As of May 25, 2018, one of the strictest data protection regulatory acts will become enforced.
The legislation, known as the General Data Protection Regulation (GDPR), is a European Union law that ensures data privacy for all individuals within the EU. The legislation is a reaction to the number of data breaches and hacks that have occurred over the years and have resulted in compromised email addresses, passwords, social security numbers, health records, and more for innocent victims.
At its core, the set of rules designed by GDPR gives EU citizens more control over their personal data, including the right to know when their data has been hacked. But GDPR isn’t just touching European companies and citizens. Let’s dive into GDPR further, and what it entails.
What is the GDPR?
GDPR forces companies to make sure the way they collect, process and store data is safe.
Any company who holds or uses data on people inside the European Union is subject to the new rules, regardless of where they are based. So let’s say your company’s headquarters is in San Francisco but holds data on people in the United Kingdom. In this case, your company must also adhere to the new GDPR compliance.
Under the terms of GDPR, organizations must guarantee that personal data is both gathered legally and that those who collect and manage data protect it from misuse and exploitation.
Organizations who do not comply with the GDPR will face penalties for not doing so.
How GDPR relates to password security
stronger password policy is a component of compliance.
There are several examples to demonstrate this.
Firstly, credentials are the Holy Grail for hackers. Login and password information can both compromise networks and sell for a pretty penny on the black market, which means they are highly targeted.
- In a study of 905 phishing attacks, the vast majority—91 percent—were after user credentials.
- And, on the flip side of the hack, 63% of data breaches result from weak or stolen passwords, according to a study conducted by Verizon.
Protecting credentials can decrease the risk of hacks and ensure compliance with GDPR.
Additionally, internal threats that weaken password security are also a threat to GDPR compliance.
Let’s say a staff member forgets or needs to reset their password. To fully comply with GDPR, new procedures must be implemented to prevent help desk employees, who assist with resets, from directly accessing passwords.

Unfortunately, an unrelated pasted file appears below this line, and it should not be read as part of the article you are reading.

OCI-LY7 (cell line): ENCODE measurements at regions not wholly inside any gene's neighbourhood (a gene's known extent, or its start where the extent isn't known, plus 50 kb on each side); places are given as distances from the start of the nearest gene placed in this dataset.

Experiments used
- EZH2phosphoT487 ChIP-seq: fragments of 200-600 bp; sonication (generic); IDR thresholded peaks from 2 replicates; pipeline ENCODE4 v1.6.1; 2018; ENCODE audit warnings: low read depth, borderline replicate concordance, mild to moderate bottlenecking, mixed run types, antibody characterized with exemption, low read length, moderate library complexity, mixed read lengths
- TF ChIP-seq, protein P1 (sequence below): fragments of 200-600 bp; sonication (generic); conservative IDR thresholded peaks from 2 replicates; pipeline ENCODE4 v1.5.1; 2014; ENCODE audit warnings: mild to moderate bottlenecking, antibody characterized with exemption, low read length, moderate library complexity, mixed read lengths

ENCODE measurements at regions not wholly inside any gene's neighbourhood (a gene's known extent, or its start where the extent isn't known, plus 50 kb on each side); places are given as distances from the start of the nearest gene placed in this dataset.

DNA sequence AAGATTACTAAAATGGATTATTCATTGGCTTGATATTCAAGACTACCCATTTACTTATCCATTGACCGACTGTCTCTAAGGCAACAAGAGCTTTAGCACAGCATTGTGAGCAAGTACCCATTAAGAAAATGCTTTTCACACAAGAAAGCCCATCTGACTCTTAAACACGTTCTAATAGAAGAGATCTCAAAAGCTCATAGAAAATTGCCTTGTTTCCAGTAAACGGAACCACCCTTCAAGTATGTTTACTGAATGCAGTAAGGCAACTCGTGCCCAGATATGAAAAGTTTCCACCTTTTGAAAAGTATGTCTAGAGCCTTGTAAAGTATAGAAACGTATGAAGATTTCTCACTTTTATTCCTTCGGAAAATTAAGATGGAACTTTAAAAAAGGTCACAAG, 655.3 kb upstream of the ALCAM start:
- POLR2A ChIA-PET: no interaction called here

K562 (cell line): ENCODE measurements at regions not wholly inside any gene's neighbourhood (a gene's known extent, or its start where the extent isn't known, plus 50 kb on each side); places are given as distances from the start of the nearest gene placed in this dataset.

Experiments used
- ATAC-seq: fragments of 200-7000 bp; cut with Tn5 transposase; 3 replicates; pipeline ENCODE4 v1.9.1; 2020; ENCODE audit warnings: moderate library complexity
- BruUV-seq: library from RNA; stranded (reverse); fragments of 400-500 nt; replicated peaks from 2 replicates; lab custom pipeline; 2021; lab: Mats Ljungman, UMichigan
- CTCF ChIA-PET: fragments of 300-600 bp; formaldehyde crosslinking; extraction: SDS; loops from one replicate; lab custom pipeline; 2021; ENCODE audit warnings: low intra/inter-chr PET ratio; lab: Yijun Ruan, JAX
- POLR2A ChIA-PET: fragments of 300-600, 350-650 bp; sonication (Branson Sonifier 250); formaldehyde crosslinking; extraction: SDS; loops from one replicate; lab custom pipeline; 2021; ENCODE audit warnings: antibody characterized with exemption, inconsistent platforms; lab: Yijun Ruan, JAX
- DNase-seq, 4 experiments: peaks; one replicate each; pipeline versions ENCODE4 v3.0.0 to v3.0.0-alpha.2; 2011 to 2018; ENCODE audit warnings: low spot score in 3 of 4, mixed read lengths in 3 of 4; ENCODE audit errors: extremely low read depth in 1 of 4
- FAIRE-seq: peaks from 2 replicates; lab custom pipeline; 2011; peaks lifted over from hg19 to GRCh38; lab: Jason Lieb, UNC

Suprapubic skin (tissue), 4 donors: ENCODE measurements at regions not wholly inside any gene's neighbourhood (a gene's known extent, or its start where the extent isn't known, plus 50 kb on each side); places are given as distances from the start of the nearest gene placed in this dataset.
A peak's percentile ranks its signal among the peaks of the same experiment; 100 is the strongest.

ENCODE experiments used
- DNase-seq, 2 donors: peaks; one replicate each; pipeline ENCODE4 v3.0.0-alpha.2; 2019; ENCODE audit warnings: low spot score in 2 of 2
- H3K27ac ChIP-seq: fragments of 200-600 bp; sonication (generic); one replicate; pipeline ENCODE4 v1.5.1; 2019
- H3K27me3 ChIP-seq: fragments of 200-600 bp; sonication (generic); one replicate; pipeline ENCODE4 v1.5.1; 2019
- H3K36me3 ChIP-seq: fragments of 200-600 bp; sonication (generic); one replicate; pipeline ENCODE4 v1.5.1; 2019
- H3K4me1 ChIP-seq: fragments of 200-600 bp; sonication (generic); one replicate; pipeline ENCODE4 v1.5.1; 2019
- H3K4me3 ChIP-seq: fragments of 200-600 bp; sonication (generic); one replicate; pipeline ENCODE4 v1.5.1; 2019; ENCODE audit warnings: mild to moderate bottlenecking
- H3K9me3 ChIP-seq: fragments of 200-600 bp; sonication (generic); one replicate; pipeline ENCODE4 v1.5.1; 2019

In other words, companies must be able to demonstrate that their password reset processes and procedures are secure.
Leveraging EZPD for password protection
One way to ensure secure password processes is by implementing software that generates and regenerates long, strong and complex passwords on demand. And has the ability to keep them invisible from everyone but the individual user.
EZPD protects credentials through a proprietary, node-locking system that requires authorized devices to have a license file before the software will generate or regenerate passwords. Without access to a license file on an authorized device, a password cannot be created or made visible.
Taking it a step further, EZPD does not store passwords, which makes it a more secure option than password managers or other common methods of password storage because it mitigates the risk of an outside breach.
EZPD helps organizations in many industries comply with GDPR because it’s unique technology, and license file options make it possible to protect:
- Classified files
- Internet accounts
- Network access
- And allows for secure file exchange between clients or colleagues.
Download a free trial of EZPD to see how the software can protect your company from falling victim to a GDPR penalty.